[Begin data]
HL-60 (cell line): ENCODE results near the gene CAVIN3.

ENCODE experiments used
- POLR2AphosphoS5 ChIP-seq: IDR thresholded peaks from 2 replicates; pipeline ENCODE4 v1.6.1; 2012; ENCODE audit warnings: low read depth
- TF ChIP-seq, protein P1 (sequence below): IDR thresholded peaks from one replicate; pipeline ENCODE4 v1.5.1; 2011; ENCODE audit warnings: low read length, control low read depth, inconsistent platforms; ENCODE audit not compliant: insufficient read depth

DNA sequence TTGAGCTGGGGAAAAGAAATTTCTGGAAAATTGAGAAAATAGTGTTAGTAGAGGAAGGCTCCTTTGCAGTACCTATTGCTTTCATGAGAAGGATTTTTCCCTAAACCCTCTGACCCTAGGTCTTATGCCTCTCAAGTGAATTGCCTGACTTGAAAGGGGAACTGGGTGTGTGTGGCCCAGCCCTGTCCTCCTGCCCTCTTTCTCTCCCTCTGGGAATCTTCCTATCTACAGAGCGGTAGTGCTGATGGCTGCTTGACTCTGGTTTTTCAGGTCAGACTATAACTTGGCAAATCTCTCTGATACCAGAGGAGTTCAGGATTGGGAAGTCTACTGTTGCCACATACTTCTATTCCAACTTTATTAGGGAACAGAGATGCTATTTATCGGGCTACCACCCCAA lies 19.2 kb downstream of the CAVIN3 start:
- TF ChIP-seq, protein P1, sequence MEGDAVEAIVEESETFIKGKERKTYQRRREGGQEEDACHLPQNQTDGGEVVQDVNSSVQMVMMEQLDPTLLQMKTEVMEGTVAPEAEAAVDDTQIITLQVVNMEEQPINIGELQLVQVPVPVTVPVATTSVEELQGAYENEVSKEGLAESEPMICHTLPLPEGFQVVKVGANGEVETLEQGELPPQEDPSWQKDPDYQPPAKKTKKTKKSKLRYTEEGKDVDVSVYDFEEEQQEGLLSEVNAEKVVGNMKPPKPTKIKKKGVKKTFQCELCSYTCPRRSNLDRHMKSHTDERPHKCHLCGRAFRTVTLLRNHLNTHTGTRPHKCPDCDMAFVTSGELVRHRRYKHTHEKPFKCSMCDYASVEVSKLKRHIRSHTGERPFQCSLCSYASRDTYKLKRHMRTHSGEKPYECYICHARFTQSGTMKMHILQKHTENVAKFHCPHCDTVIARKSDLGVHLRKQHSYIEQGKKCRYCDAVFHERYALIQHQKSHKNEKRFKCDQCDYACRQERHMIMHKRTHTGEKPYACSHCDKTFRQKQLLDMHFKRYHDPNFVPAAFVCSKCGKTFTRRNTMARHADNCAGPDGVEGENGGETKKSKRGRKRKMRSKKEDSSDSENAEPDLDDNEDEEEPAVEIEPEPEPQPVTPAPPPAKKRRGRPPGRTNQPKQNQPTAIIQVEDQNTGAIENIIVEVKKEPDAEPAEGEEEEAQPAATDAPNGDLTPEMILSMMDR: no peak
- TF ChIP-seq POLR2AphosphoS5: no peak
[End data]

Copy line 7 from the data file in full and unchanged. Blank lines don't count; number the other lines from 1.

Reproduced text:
- TF ChIP-seq POLR2AphosphoS5: no peak